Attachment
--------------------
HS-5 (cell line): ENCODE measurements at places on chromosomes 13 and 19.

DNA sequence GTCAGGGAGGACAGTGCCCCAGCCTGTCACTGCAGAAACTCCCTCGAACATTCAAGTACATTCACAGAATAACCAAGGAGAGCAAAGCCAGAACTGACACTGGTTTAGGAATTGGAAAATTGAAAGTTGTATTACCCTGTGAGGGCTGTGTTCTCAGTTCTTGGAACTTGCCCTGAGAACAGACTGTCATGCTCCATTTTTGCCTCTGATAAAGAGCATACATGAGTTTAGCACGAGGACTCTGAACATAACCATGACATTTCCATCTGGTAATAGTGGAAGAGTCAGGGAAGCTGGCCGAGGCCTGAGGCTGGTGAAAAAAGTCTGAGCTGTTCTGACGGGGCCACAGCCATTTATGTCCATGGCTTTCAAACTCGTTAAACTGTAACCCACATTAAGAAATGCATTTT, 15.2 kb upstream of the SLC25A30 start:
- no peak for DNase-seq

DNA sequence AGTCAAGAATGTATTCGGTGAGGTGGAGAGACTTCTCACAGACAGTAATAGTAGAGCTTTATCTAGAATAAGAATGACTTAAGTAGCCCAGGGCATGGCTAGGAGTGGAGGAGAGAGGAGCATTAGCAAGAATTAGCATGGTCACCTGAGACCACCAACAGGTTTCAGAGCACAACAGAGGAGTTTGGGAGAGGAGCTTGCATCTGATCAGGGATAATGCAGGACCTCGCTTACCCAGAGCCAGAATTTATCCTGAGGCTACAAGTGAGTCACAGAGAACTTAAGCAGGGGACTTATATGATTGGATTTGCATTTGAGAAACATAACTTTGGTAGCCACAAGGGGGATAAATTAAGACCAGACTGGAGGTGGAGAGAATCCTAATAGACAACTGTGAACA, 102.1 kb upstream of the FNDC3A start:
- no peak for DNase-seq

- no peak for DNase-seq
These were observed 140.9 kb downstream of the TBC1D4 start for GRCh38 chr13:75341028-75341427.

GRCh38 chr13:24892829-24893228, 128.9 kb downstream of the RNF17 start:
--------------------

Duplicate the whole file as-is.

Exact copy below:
HS-5 (cell line): ENCODE measurements at places on chromosomes 13 and 19.

DNA sequence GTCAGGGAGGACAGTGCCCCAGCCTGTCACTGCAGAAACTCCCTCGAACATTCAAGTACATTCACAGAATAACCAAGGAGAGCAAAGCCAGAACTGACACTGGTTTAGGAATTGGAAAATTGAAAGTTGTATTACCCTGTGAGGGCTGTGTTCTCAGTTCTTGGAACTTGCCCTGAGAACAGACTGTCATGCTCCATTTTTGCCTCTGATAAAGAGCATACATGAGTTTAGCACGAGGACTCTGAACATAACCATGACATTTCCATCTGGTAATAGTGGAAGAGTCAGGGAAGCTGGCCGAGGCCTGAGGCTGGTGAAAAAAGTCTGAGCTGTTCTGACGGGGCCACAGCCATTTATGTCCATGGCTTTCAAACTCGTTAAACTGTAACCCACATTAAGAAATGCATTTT, 15.2 kb upstream of the SLC25A30 start:
- no peak for DNase-seq

DNA sequence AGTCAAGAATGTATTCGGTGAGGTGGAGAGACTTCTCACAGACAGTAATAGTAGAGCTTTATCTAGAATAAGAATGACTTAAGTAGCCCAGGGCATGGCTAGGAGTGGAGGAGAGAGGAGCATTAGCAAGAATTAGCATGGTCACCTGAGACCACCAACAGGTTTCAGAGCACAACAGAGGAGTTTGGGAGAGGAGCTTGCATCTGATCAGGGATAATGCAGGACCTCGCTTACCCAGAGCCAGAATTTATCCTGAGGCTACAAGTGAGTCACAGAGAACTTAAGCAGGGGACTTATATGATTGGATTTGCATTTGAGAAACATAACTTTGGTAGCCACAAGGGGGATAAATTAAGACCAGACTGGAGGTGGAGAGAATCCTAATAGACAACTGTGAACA, 102.1 kb upstream of the FNDC3A start:
- no peak for DNase-seq

- no peak for DNase-seq
These were observed 140.9 kb downstream of the TBC1D4 start for GRCh38 chr13:75341028-75341427.

GRCh38 chr13:24892829-24893228, 128.9 kb downstream of the RNF17 start: